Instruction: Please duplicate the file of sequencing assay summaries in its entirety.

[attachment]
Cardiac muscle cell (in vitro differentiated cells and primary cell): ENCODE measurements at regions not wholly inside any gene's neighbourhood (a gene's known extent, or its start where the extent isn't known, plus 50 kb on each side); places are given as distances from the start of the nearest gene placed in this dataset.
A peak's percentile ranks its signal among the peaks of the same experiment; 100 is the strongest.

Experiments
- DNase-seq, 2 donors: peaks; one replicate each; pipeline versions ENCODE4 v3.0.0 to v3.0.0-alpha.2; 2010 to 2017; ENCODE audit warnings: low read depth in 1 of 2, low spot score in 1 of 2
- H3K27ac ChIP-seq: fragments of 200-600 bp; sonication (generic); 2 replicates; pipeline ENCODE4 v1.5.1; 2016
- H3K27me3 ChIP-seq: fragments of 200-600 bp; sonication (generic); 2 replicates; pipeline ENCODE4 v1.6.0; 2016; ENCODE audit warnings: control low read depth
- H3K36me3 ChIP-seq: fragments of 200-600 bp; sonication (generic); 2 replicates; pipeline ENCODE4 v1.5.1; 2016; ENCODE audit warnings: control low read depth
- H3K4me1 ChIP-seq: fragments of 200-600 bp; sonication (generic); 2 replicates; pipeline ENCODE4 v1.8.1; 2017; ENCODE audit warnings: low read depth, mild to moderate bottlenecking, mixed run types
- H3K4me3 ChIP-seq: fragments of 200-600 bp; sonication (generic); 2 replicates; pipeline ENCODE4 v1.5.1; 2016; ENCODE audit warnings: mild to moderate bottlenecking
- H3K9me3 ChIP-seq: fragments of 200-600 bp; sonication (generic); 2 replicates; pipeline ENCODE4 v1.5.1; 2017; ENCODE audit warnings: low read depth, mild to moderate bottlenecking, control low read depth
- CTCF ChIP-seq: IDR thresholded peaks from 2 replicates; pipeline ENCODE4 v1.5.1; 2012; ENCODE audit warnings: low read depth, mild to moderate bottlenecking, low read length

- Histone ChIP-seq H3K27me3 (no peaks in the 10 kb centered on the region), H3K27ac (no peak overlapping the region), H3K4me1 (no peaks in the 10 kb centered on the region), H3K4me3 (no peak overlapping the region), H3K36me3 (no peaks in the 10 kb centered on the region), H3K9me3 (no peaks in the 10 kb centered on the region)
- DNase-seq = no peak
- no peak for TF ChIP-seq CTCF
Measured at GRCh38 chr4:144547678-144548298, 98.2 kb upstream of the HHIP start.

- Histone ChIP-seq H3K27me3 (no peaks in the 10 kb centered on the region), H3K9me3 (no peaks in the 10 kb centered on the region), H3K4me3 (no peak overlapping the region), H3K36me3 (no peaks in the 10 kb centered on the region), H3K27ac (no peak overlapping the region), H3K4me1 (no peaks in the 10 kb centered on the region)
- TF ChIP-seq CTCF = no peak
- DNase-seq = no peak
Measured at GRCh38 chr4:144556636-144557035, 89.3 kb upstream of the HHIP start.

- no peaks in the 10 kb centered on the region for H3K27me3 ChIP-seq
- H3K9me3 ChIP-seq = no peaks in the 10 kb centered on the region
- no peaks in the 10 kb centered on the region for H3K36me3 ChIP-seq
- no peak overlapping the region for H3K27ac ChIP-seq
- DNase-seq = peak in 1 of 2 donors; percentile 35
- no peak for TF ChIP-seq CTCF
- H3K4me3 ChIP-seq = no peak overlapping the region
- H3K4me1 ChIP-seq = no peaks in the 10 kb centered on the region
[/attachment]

Cardiac muscle cell (in vitro differentiated cells and primary cell): ENCODE measurements at regions not wholly inside any gene's neighbourhood (a gene's known extent, or its start where the extent isn't known, plus 50 kb on each side); places are given as distances from the start of the nearest gene placed in this dataset.
A peak's percentile ranks its signal among the peaks of the same experiment; 100 is the strongest.

Experiments
- DNase-seq, 2 donors: peaks; one replicate each; pipeline versions ENCODE4 v3.0.0 to v3.0.0-alpha.2; 2010 to 2017; ENCODE audit warnings: low read depth in 1 of 2, low spot score in 1 of 2
- H3K27ac ChIP-seq: fragments of 200-600 bp; sonication (generic); 2 replicates; pipeline ENCODE4 v1.5.1; 2016
- H3K27me3 ChIP-seq: fragments of 200-600 bp; sonication (generic); 2 replicates; pipeline ENCODE4 v1.6.0; 2016; ENCODE audit warnings: control low read depth
- H3K36me3 ChIP-seq: fragments of 200-600 bp; sonication (generic); 2 replicates; pipeline ENCODE4 v1.5.1; 2016; ENCODE audit warnings: control low read depth
- H3K4me1 ChIP-seq: fragments of 200-600 bp; sonication (generic); 2 replicates; pipeline ENCODE4 v1.8.1; 2017; ENCODE audit warnings: low read depth, mild to moderate bottlenecking, mixed run types
- H3K4me3 ChIP-seq: fragments of 200-600 bp; sonication (generic); 2 replicates; pipeline ENCODE4 v1.5.1; 2016; ENCODE audit warnings: mild to moderate bottlenecking
- H3K9me3 ChIP-seq: fragments of 200-600 bp; sonication (generic); 2 replicates; pipeline ENCODE4 v1.5.1; 2017; ENCODE audit warnings: low read depth, mild to moderate bottlenecking, control low read depth
- CTCF ChIP-seq: IDR thresholded peaks from 2 replicates; pipeline ENCODE4 v1.5.1; 2012; ENCODE audit warnings: low read depth, mild to moderate bottlenecking, low read length

- Histone ChIP-seq H3K27me3 (no peaks in the 10 kb centered on the region), H3K27ac (no peak overlapping the region), H3K4me1 (no peaks in the 10 kb centered on the region), H3K4me3 (no peak overlapping the region), H3K36me3 (no peaks in the 10 kb centered on the region), H3K9me3 (no peaks in the 10 kb centered on the region)
- DNase-seq = no peak
- no peak for TF ChIP-seq CTCF
Measured at GRCh38 chr4:144547678-144548298, 98.2 kb upstream of the HHIP start.

- Histone ChIP-seq H3K27me3 (no peaks in the 10 kb centered on the region), H3K9me3 (no peaks in the 10 kb centered on the region), H3K4me3 (no peak overlapping the region), H3K36me3 (no peaks in the 10 kb centered on the region), H3K27ac (no peak overlapping the region), H3K4me1 (no peaks in the 10 kb centered on the region)
- TF ChIP-seq CTCF = no peak
- DNase-seq = no peak
Measured at GRCh38 chr4:144556636-144557035, 89.3 kb upstream of the HHIP start.

- no peaks in the 10 kb centered on the region for H3K27me3 ChIP-seq
- H3K9me3 ChIP-seq = no peaks in the 10 kb centered on the region
- no peaks in the 10 kb centered on the region for H3K36me3 ChIP-seq
- no peak overlapping the region for H3K27ac ChIP-seq
- DNase-seq = peak in 1 of 2 donors; percentile 35
- no peak for TF ChIP-seq CTCF
- H3K4me3 ChIP-seq = no peak overlapping the region
- H3K4me1 ChIP-seq = no peaks in the 10 kb centered on the region